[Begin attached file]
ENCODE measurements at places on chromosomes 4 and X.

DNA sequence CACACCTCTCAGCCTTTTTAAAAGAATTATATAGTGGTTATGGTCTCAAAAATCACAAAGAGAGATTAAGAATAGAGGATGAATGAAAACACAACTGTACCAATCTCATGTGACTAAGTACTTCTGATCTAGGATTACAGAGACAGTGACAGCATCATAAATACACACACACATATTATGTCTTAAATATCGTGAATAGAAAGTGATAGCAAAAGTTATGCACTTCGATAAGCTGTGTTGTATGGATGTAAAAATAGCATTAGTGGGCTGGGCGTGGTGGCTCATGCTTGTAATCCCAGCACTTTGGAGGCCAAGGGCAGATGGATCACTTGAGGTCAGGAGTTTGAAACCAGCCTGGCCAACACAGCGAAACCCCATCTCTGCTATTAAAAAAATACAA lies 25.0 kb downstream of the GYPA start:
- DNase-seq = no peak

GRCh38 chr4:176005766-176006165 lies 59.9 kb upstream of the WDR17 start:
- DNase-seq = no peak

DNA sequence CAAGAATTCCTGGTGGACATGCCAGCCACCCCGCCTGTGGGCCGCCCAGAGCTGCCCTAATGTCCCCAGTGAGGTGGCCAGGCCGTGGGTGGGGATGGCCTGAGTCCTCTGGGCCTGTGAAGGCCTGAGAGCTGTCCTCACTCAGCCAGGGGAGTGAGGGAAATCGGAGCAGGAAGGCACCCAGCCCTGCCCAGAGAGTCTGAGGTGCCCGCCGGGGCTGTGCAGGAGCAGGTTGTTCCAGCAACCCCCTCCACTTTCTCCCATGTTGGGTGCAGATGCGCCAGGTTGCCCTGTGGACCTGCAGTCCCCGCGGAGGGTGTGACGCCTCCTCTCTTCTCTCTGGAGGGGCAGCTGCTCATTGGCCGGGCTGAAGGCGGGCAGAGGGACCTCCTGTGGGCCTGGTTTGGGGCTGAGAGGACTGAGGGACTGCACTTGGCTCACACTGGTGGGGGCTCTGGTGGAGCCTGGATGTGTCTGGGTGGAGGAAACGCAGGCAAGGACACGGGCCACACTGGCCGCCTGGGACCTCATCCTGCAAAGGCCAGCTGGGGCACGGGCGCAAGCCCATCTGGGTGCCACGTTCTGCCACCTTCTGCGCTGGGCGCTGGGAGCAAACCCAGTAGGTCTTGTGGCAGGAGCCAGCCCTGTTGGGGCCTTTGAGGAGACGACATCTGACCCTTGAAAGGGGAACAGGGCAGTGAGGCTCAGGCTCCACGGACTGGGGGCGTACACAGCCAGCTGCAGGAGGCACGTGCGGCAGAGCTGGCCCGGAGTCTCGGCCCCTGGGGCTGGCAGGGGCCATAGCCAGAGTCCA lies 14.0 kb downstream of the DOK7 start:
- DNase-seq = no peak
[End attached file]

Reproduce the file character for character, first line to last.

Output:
ENCODE measurements at places on chromosomes 4 and X.

DNA sequence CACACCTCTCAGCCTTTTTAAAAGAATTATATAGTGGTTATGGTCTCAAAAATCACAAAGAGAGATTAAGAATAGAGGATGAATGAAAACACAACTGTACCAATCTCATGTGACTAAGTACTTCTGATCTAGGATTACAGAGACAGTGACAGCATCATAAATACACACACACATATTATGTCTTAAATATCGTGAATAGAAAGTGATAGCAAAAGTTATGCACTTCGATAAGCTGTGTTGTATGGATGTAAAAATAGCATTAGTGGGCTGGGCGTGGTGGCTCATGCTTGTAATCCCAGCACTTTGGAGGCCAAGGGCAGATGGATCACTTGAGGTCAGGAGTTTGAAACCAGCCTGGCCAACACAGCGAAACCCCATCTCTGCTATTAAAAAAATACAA lies 25.0 kb downstream of the GYPA start:
- DNase-seq = no peak

GRCh38 chr4:176005766-176006165 lies 59.9 kb upstream of the WDR17 start:
- DNase-seq = no peak

DNA sequence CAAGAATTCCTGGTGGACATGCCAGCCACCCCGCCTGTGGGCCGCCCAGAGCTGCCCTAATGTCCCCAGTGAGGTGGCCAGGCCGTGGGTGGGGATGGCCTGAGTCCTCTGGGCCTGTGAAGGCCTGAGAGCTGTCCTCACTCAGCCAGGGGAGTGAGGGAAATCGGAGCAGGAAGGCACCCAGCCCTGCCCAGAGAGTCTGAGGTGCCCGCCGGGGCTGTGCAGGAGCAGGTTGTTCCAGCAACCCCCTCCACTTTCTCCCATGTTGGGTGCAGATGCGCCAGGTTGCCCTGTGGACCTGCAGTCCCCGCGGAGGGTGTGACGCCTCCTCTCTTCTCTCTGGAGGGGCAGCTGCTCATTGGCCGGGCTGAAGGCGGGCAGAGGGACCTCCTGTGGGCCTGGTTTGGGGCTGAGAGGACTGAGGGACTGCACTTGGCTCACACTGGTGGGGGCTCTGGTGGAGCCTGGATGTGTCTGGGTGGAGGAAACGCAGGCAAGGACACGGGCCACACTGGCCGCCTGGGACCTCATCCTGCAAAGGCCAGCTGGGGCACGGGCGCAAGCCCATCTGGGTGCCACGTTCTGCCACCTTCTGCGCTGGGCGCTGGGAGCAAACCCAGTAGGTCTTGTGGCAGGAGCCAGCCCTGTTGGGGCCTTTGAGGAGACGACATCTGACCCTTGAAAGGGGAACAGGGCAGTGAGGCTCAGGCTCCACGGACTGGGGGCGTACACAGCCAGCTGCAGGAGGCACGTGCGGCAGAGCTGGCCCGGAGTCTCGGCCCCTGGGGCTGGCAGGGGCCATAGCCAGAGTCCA lies 14.0 kb downstream of the DOK7 start:
- DNase-seq = no peak